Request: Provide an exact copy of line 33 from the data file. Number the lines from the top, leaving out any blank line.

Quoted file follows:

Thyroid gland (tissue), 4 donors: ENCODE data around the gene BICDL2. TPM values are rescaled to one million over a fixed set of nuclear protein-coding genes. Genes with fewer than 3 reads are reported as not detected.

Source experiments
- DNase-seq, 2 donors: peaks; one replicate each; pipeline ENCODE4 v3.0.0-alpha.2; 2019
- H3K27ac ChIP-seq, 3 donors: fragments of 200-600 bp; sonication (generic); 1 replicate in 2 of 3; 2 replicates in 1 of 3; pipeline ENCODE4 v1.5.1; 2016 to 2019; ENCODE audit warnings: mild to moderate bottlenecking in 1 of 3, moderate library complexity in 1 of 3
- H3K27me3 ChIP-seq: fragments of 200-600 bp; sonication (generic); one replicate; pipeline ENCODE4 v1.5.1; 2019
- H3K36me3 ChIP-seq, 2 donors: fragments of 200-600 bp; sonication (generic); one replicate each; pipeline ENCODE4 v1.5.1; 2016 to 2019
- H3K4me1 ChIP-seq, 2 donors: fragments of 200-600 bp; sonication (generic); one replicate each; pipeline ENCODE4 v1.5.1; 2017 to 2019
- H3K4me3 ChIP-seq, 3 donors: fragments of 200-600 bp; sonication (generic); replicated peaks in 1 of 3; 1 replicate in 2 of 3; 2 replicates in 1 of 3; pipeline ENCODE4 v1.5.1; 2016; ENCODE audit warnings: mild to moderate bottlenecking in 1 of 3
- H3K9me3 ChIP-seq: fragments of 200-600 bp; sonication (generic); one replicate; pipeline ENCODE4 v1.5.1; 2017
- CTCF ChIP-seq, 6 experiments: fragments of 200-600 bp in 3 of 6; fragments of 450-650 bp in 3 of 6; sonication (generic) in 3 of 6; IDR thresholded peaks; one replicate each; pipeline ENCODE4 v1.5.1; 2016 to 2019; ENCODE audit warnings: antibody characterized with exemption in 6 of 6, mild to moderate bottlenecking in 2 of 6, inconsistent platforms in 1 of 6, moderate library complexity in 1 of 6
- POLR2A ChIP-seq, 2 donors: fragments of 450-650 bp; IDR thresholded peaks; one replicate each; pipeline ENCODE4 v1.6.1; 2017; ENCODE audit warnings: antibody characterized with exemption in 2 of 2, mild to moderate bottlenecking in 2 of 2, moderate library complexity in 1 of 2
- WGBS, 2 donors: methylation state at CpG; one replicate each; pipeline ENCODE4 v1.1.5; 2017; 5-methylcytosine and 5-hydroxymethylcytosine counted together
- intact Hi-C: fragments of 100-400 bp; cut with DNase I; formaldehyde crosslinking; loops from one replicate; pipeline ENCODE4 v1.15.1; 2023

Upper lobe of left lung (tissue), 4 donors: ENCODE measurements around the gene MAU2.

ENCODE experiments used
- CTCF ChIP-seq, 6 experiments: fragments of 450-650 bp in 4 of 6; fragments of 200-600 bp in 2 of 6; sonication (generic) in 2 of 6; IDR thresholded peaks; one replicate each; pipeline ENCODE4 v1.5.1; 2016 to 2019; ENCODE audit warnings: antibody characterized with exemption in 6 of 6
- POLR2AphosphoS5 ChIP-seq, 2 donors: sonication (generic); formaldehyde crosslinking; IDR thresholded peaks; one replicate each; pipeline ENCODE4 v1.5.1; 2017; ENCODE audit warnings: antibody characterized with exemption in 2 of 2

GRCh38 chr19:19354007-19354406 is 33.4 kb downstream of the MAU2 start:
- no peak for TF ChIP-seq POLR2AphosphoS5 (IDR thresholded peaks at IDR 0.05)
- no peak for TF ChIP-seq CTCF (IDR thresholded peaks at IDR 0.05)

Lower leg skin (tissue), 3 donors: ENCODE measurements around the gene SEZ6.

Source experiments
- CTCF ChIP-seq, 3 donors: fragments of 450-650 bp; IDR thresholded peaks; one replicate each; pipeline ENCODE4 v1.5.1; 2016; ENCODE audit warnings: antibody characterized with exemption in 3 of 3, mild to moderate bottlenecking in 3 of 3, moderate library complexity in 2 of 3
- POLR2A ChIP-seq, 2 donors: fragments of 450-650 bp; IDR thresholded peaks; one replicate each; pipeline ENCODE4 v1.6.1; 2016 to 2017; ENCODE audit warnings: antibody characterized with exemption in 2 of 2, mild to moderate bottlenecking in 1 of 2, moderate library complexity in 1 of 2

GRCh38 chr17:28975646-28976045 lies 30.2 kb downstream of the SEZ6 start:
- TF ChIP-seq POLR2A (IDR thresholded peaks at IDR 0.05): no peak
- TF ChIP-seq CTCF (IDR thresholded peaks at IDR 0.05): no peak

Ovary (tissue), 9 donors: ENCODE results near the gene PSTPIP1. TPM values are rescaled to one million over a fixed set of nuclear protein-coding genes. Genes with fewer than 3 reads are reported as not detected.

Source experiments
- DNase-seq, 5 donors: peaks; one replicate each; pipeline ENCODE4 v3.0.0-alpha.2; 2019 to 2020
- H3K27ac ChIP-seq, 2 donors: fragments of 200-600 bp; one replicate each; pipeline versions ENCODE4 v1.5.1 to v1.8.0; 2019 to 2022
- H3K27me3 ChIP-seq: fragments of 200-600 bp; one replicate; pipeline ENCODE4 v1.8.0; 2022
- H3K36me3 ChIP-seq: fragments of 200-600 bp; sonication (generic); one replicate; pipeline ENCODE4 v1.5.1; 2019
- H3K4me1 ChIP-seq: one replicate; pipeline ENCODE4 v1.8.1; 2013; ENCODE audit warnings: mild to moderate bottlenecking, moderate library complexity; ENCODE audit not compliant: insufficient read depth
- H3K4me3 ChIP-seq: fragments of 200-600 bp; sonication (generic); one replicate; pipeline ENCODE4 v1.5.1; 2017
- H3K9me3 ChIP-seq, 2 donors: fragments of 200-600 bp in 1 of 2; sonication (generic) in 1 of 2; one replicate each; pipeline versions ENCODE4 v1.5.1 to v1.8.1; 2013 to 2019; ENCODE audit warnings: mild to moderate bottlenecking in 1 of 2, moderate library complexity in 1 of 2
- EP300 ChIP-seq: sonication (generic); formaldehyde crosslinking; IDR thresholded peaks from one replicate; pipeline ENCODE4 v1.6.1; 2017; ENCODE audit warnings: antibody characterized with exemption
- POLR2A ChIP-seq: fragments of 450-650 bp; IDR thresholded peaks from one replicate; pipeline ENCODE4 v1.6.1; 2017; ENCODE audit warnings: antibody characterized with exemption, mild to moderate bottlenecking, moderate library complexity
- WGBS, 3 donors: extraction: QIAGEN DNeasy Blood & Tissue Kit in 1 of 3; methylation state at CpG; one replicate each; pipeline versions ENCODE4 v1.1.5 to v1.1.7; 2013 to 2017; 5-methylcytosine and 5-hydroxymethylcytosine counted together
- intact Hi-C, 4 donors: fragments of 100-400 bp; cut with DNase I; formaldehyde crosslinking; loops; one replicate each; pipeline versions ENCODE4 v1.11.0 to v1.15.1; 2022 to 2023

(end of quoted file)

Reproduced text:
- H3K36me3 ChIP-seq: fragments of 200-600 bp; sonication (generic); one replicate; pipeline ENCODE4 v1.5.1; 2019